Back of the Room
Since I first started going to open-mics it’s been easy to tell which comics are admired by their peers and the rest who are reproached or ignored. You can tell by turning to look at how many comics are standing at the back of the room near the exit. You’d think it’d be awkward to be crowding right in front of doorway, I mean what if there’s a fire? But alas there is a method to this madness.
If you’re a new comedian, open mics are the first place to perform at. They’re a space for you to get over your fears, make mistakes, and discover who you are, but it’s also test a test that you don’t even know you’re taking (Or at least I didn’t, wish someone told me). The test moderators are those sweaty, looming guys with cigarette’s in their mouths and the test is to keep them from smoking for another 5 minutes to watch your set. Succeed and they might talk to you after the show, remember your name, and or welcome you to join them outside. Fail, and they will leave thirty seconds after you start your set, forget who you are, and you’ll have to start over again next week.
Once a comedian passes this “test” typically more comics will watch his set. This amount of support varies on the comic, however it’s easy to see who has “made it” and who is “still trying” I promise there is nothing more heart breaking to see a popular comedian have a set watched by all the other comics and then have a newbie follow him. Seeing the back clear out almost instantaneous with only the host and a couple of sympathetic new newbies remaining is almost enough to make you cry or laugh depending on what kind of soul you have. This can happen on both packed and empty nights, and the more empty then the more painful the experience.
I’ve seen newer guys get told off as rude for talking in the back by an experienced comic and then the next night that experienced comic does exactly what he lectured them not to do. I’ve seen an experienced comedian rant about how all the other comics left before his set yet last week he left after his set and never watched anyone else. Look what I’m trying to say is that comedians are hypocritical sensitive bullies and that the back of the room is a strange black hole that sucks away good will, respect, and talent from the stage.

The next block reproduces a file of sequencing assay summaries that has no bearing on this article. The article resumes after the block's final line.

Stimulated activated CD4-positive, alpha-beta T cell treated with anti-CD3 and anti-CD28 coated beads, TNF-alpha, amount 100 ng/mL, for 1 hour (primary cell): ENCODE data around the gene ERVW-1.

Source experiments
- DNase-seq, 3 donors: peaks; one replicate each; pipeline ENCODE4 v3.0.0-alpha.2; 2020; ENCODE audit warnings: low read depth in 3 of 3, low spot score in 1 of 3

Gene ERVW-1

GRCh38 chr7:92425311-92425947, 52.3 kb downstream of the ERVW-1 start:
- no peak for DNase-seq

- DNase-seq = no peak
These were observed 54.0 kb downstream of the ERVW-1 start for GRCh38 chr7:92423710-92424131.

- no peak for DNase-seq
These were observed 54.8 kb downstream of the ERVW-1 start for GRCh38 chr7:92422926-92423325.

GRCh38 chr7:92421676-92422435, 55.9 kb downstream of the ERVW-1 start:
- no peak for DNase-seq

It’s been strange writing about the back of the room phenomena because as I try writing about it I find that it’s a frustrating cluster fuck with no rules. Here I thought I could write some tips or helpful observations about it and yet I can’t even understand why it’s so powerful. You don’t believe it’s powerful? Just ask the six other guys I talked to in the back last Thursday long after the show was over. I doubt any of them could explain why we thought it was a good idea to hang out in that smelly basement until 3 AM closing rather than sleeping!
There’s no standard, no structure, no real growth in the back of the room. It’s only functional purpose is that it motivates or intimidates new comics to succeed and that’s the end of it’s usefulness. If you’re lucky you’ll hear a tip about an open-mic or showcase but that accounts for 3% of the time spent talking in that circle. Not that I’m any better, sometimes its just fun to talk forever like time has stopped existing and there is nothing better to do. Other’s will say it’s a good time to gossip, swap stories, and watch comedians awkwardly be funny for no reason.
I guess in the end the best way to describe the back of the room as a guilty pleasure that some comedians indulge in more than others. It helps with morale on nights that are really shitty, and there are a lot of shitty nights. There is only one scenario I’ve seen it become absolutely cancerous.
I was on a show where a bunch of comedians did noisy back of the room talk at a show that was actually good! As it got closer to show time I was happy to see how much the room filled to about 30-40 people. However an issue was that the room had very loud acoustics so if you were talking and laughing like a fucking fool, it didn’t matter if a guy with a microphone was talking, the audience was going to hear it. As the show progressed I would see audience members get distracted at the “experienced” comics riffing and laughing, which pissed me off and it would piss off those same “experienced” guys too if the situation was reversed, but look above at hypocritical sensitive bullies. Then the same comedians went up and wasted time doing inside jokes that only the back of the room laughed at and confused the actual audience. It’s fine to do that with a shit show of two audience members but not an actual crowd of people nice enough to come out.
This story isn’t really based off of a one time event but rather a few separate incidents that all happened similarly. Seeing good shows ruined like that have helped made me realize that the back of the room is a weird hypocritical-sensitive-cancerous-blackhole. Hopefully if I ever see it ruin a good show like that again I’ll have enough balls to speak up and remind those “experienced” comics that we’re hear to entertain people not dick around.